Two things have become clear over the first 13 Giants games. Gabe Kapler and his new coaches are going to make a lot of decisions that are slightly -- or very -- different from what we saw from the previous regime.
But Kapler is also going to be very open about explaining them.
There were a few that stuck out in Wednesday's win and during the series in Colorado. Some of those deciscions hit on bigger themes.
Kapler was happy to dig into the thought process a little bit after Wednesday's game and again Thursday morning.
[BALK TALK: Listen to the latest episode]
Here's how he broke it all down.
Why was Donovan Solano, not Brandon Crawford, the only player on the left side of the infield in some shifts Wednesday? The Giants have generally left Crawford to patrol the whole left side when they shift, knowing that he has more range and a better arm than their other options. But Crawford was playing a bit to the right side of the bag in those situations Wednesday, and Solano booted a grounder to "short," costing Logan Webb an early run.
"We've spent a lot of time looking at spray charts to determine where the ball is most likely to be hit, so where the biggest clusters are," Kapler said. "We feel like oftentimes Craw is going to be on the other side of the (second base) bag because that's where the ball is most likely to be hit. I understand the thought, which is that Craw is very comfortable on the left side of the diamond.
"He's in that position naturally, but we really want to catch as many balls as possible, so you kind of put your better defender, the one that's the general of the infield, in the spot that you think the ball is going to be hit."
Why are the Giants playing the infield in so often with a runner on third, especially at Coors, where you try to avoid the big inning?
"It's trickiest at Coors, obviously, because it's such a high-run-scoring environment, and because outs are at such a premium," Kapler said. "It's an easier answer for me when we're at Oracle or other ballparks around the league, and that answer is you actually don't lose as much of an advantage as you think when playing the infield in and you record almost as many outs. And, you guys know how win expectancy changes pretty dramatically based on the score. One of the things that you'll likely see from us is that if we're up a run, in a tie ballgame, down a run, those are opportunities for us to play aggressively and bring our infield in.
"You'll also see us from time to time bring our infield in if we have two strikes on a batter and we started with our infield back. One of the reasons we do that is because we're maybe anticipating weaker contact on the ground and any time we can wipe out a run at the plate or record an out and keep a runner at third base, we want to do it. In Colorado, it's really context-dependent and there's just some gut feel to that. It's less perfect, I'll just say that. I think you saw how we played (Trevor) Story specifically. We waited until he got a couple of strikes on him and we're always trying to apply a little pressure."
Why did Tony Watson pitch the seventh when Nolan Arenado, who was 6-for-13 against him, was due up first? Arenado hit a solo homer to cut the lead to 4-3.
"We know that he's not just going to face Arenado, and I know that Arenado has done damage against Watty in the past. But given the stretch of left-handed bats that were coming up and the likelihood that you're not just going to face three (batters), you might have to face four, you might have to face five -- and we have three innings to cover at that point, the seventh, the eighth and the ninth. I have three really high-quality leveraged arms to go to. Watty, Gott and Rogers, in no particular order.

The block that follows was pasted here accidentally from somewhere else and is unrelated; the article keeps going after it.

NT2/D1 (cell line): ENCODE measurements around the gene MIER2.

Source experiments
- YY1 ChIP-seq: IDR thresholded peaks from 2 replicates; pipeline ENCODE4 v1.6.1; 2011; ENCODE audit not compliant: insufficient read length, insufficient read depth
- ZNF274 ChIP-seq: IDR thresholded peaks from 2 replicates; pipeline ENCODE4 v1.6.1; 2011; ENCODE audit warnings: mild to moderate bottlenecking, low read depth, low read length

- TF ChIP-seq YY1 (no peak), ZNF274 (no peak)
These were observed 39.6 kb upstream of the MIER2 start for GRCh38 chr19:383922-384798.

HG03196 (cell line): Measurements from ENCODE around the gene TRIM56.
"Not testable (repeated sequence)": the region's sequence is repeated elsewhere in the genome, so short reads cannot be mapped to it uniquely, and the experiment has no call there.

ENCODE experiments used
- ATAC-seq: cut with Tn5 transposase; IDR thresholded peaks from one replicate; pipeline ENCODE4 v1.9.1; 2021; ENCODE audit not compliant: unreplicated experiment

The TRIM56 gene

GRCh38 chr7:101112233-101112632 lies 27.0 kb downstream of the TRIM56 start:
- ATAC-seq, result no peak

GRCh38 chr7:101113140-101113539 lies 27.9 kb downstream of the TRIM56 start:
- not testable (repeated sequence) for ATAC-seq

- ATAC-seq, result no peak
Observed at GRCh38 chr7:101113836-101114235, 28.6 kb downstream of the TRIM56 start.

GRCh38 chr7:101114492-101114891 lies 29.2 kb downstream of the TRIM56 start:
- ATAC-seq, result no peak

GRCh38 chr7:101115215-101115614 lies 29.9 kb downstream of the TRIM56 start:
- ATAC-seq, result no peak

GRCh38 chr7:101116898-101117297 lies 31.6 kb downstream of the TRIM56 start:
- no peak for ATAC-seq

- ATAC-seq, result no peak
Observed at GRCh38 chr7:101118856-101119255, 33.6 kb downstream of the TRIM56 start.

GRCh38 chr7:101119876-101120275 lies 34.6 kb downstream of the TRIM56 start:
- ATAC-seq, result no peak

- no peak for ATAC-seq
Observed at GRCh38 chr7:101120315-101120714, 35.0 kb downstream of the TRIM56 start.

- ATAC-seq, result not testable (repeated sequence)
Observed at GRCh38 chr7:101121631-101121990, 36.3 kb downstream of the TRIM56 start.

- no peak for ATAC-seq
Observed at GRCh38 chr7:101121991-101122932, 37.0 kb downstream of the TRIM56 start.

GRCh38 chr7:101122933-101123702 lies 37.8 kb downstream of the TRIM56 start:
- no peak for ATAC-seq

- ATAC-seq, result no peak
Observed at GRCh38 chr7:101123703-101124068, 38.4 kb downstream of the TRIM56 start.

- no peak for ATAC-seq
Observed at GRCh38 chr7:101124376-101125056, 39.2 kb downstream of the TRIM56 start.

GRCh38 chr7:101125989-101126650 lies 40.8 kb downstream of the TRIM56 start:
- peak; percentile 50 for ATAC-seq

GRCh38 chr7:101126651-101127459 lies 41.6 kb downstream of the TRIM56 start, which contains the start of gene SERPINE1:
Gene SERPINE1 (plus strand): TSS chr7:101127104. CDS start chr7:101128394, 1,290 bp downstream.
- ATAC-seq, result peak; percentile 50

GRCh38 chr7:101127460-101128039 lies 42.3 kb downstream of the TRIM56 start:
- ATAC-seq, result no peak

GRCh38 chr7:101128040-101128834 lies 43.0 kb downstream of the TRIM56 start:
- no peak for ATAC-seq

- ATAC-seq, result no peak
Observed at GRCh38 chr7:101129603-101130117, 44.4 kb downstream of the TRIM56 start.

"If you think about each one of those relievers having to take down a different portion of the lineup, we felt that stretch through lefties was an optimal spot and then that would give us Rogers and Gott at the top of the lineup. That's sort of how it played out. We didn't have the best matchup there with Arenado, we know that, but we really liked the matchups coming behind him and we thought we had to make the tradeoff somewhat."
This one really was a tradeoff for Kapler and the Giants, and it worked out. Arenado did homer, but Watson did end up facing three lefties after that (plus pinch-hitter Matt Kemp) and he got out of the rest of the inning. Rogers and Gott closed it out from there.
Why not pinch-run for Pablo Sandoval after he singled with one out in the ninth? The Giants had a one-run lead.
"The concept was you pinch-run for Pablo there with Pence, but in Colorado, you have to assume that there might be a run scored and you might be facing extra innings, and with the extra innings looming you still have Pence as a bench bat knowing that they have a couple lefties looming and some other matchups for Pence. Given the fact that we deployed Longo on defense, we deployed Dubon on defense, we know that that game might have gone quite a bit longer. We just didn't feel like the upgrade was going to be meaningful enough at that point."
That one was the right call, too. Crawford hit into a double play, so ultimately it wouldn't have mattered who was on first base. It was a solid night for the staff, which spends hours before and after games discussing these decisions (Kapler said he watched that botched throw to home five times with Ron Wotus and Kai Correa the other night before meeting the media). Hopefully this gives you a little insight into the process.